A group of unsecured lenders to Hertz Global Holdings Inc. are proposing an alternative reorganization of the rental car company that would take it public, a move that counters a plan to sell the company to two investment funds for as much as $4.2 billion.
The lenders want to convert their holdings in the bankrupt company into shares of the reorganized company, which could be traded publicly, the people said. If Hertz’s board were to accept that plan, it would supersede a bid from Knighthead Capital Management and Certares Management to buy the company.
The group believes the Knighthead bid, which values Hertz at $4.85 billion, is too low, according to the people. Its members think Hertz has an enterprise value of $5 billion and would fetch more under their plan, one of the people said. The lenders have not submitted a formal proposal to Hertz and terms are still in flux, the people said.
In one scenario being discussed, Hertz’s shares would become public upon emergence from bankruptcy, the people said.
Members of the creditor group include Alliance Bernstein, Bank of America, Invesco, Fir Tree Partners, and JPMorgan Asset Management, according to court filings. Representatives for the lenders didn’t immediately respond to a request for comment.
Hertz’s board is in the early stages of evaluating proposals and will take the best bid, one of the people said. Discussions are preliminary and plans could fall apart in the coming days, the people said. Any plan would need approval in bankruptcy court.
The New York Post earlier reported the discussions on the alternative proposal.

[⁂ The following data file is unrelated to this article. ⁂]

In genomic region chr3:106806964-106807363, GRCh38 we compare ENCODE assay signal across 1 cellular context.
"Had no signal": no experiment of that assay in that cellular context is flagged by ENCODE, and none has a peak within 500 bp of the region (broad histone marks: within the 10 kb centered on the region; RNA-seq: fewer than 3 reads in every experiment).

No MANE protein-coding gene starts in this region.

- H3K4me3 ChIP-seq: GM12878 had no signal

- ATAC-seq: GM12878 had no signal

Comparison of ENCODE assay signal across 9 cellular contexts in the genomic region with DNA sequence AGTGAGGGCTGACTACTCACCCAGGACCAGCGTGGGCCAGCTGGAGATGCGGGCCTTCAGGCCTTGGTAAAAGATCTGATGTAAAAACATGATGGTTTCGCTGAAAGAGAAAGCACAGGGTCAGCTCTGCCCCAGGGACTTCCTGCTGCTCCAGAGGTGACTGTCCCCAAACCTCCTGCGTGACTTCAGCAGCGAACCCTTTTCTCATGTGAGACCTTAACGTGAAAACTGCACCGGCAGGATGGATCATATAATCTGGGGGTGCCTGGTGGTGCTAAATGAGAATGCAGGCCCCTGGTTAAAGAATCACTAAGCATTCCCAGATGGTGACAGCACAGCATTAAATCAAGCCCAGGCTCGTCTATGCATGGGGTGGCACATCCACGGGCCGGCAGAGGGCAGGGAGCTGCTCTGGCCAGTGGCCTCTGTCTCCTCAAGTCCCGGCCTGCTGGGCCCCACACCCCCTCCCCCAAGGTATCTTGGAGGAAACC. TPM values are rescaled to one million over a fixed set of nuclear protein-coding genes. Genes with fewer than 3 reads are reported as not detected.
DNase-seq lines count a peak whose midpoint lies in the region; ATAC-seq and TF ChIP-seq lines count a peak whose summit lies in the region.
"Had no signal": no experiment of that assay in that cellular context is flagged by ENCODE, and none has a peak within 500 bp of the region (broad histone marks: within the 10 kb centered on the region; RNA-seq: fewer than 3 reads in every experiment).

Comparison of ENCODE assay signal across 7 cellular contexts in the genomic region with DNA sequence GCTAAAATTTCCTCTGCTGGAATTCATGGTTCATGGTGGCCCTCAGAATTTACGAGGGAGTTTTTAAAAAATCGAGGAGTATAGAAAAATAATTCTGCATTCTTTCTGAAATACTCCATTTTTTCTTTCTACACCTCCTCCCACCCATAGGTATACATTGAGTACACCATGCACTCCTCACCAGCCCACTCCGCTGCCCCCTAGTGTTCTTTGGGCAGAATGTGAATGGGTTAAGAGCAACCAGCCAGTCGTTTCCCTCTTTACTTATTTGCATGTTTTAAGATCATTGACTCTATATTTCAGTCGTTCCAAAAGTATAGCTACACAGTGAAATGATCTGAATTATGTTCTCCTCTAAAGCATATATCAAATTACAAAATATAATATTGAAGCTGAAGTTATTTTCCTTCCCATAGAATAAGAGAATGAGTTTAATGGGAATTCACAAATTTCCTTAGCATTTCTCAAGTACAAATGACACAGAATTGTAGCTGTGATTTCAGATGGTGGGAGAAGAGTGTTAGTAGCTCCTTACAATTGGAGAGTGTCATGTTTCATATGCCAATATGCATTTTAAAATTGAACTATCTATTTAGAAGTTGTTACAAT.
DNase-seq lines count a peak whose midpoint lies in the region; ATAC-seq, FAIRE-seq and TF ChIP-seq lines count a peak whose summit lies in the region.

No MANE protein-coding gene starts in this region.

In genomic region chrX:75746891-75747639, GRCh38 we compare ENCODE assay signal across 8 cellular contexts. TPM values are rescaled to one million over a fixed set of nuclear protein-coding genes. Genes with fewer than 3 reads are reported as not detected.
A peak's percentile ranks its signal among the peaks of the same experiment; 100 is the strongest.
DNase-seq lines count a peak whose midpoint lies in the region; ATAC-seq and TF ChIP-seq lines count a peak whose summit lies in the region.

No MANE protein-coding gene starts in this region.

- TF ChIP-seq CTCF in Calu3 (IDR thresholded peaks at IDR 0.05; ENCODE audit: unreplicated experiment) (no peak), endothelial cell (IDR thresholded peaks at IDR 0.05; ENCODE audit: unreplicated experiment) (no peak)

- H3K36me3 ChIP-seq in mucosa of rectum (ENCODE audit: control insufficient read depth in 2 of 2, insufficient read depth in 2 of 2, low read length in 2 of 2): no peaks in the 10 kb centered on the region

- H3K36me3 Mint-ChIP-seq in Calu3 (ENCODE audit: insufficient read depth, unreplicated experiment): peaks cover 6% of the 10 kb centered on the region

The company started negotiating with creditors and potential buyers in November, according to court documents. After talking with three bidders, Hertz settled on Knighthead and Certares, who jointly have a travel-focused investment fund.
After decades of mismanagement, Hertz filed for bankruptcy in May, unable to weather the blows from the pandemic that peers Enterprise Holdings Inc. and Avis Budget Group Inc. also experienced. One former top executive summed up the car rental company’s plight as a slow-moving train wreck.
As COVID-19 vaccinations roll out across the globe and confidence builds that travel will soon start to rebound, shares of Avis have soared more than 670 percent to $60.06 since bottoming nearly a year ago at less than $8. Hertz’s existing shares, which traded at 66 cents on Thursday, are slated to be wiped out as part of the bankruptcy reorganization.
Knighthead and Certares’s position would include a direct investment, a rights offering participation and buying Hertz’s existing unsecured debt. The investors would own at least 51% of the common stock under the proposal, according to court documents. A hearing to approve the terms of the plan is scheduled for April 16.